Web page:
Transpac Race: Big Dogs and Cats
Published on July 6th, 2017
Los Angeles, CA (July 6, 2017) – Another perfect Southern California summer day yielded bluebird conditions for the third and final wave of starters for the 49th Transpac Race. Joining the 17 fastest monohulls was five ocean racing multihulls to set off on their 2225-mile odyssey to the finish in Honolulu.
The breeze started at a light 6-8 knots, but quickly built up to 10-12 knots after the start allowing the fleet to speed towards their first – and only – mark of the course at the West End of Catalina.
In this this classic biennial ocean race there is a healthy mix of sentimental favorites – such as Bill Lee’s 68-foot Merlin, a boat of his design and build who made its debut exactly 40 years ago to set a course record then and re-write ocean racing design on the West Coast and beyond – and the newest generation record-breakers, such as Jim Clark’s 100-footer Comanche.
Both were out at the start today, Lee with some of his original 1977 crew, such as Jack Halterman who like Lee is an integral part of Santa Cruz racing history.
“I’ve known Bill for really long time,” said Halterman, who has been active for decades as a big boat pro sailor. “I’m doing less sailing now and more triathlons, but am really looking forward to going on this race. I can’t believe this is my 18th trip to Hawaii.”
On board Merlin at the helm at the start is a current-generation pro sailor at the prime of his game, Morgan Larson, another product of the Santa Cruz scene.
“My dad was supposed to come up from New Zealand to do the race, but opted not to and asked that I take his place,” explained Larson. “It’s an honor to be on such a legendary boat, I’m looking forward to this.”
Larson driving Merlin nailed the start at the pin end, well away from Comanche being driven by Ken Read who opted to start closer to Warrior, the LAYC starting vessel, among a crowd of ULDB Sleds which were dwarfed by the size of the big red and black all-carbon rocket ship.
Until the advent of the TP 52 design over a decade ago – another design innovation born here on the West Coast – the ULDB sleds and their turbo-charged offspring set the first to finish standards for this race.
Now Comanche is hopeful to have the weather patterns needed to break the existing monohull course record for boats using stored power of 5 days, 14 hours, 36 minutes, 20 seconds, set in 2009 by Neville Crichton’s Reichel/Pugh 90 Alfa Romeo II.
Navigator Stan Honey, a multiple Transpac winner himself, reckons the odds are 50-50, better than his prediction yesterday based on new forecast information. Comanche rocketed off the line at speeds matching or maybe even exceeding windspeed with an enormous masthead furling headsail.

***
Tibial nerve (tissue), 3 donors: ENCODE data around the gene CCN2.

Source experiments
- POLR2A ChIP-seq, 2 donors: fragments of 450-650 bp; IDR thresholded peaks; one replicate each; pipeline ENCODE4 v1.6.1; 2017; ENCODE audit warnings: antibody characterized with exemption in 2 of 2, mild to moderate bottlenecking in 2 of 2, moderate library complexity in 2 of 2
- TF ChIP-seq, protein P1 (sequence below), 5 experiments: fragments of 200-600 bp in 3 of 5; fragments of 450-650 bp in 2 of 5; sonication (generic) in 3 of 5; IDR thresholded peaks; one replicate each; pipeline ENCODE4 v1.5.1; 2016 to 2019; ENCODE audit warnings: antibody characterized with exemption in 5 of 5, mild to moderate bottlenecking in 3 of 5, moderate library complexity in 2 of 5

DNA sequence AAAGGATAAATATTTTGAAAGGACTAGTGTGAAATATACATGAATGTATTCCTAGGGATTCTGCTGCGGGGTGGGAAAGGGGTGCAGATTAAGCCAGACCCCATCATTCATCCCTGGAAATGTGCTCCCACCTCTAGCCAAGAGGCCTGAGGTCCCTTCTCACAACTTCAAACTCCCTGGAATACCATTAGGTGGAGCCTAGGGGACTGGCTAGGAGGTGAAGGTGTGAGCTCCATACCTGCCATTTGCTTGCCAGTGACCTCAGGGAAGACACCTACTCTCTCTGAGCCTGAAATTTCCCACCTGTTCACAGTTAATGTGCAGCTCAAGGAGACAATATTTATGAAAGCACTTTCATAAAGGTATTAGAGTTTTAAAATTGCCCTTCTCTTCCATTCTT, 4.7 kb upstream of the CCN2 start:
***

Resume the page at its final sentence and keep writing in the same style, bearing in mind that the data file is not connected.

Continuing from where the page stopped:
Among the fast multihulls, the MOD 70’s Phaedo and Maserati were initially being shown the way west by the smaller ORMA 60 Mighty Merloe who was ahead of them in the first leg to Catalina.
Unfortunately for Phaedo, who is Lloyd Tornburg’s MOD 70 project now in search of a race record to match their course record set in May, a key member of his team had to stay ashore in this morning’s dock-out from Rainbow Harbor in Long Beach. Brian Thompson fell off the boat last night and broke his leg in two places, so he will have to enjoy the race online while in recovery from this unfortunate injury. Heal fast Brian.
From out on the race course already reports are being sent in, like this one from Deception, Bill Helvestine’s SC 50, who started yesterday in Division 4. The report reads (in part):
“Two of our crew have succumbed to the vomit comet – which is not bad compared to previous races. But…there’s something smeared along the leeward rail… Now that the sun is out spirits are starting to rise. We’re beginning to actually get some sleep and the bilges are getting sponged dry on a regular basis. We’re frequently cracking 9’s on the speedo and we’re happy with our sail selection – which is damned good because we didn’t bring much in the way of upwind sails to choose from.”
Now that the fleet is off and over the horizon towards Hawaii, veteran Transpac sailor and analyst Dobbs Davis will start providing his race analysis show viewable on the Transpac website.
Background: First organized by the Transpacific Yacht Club in 1906, the Transpacific Yacht Race or Transpac is an offshore sailing race from Point Fermin in Los Angeles to Diamond Head, just east of Honolulu, a distance of 2225 miles. The 2017 edition attracted 55 entrants that will have staggered starts on July 3, 5, and 6.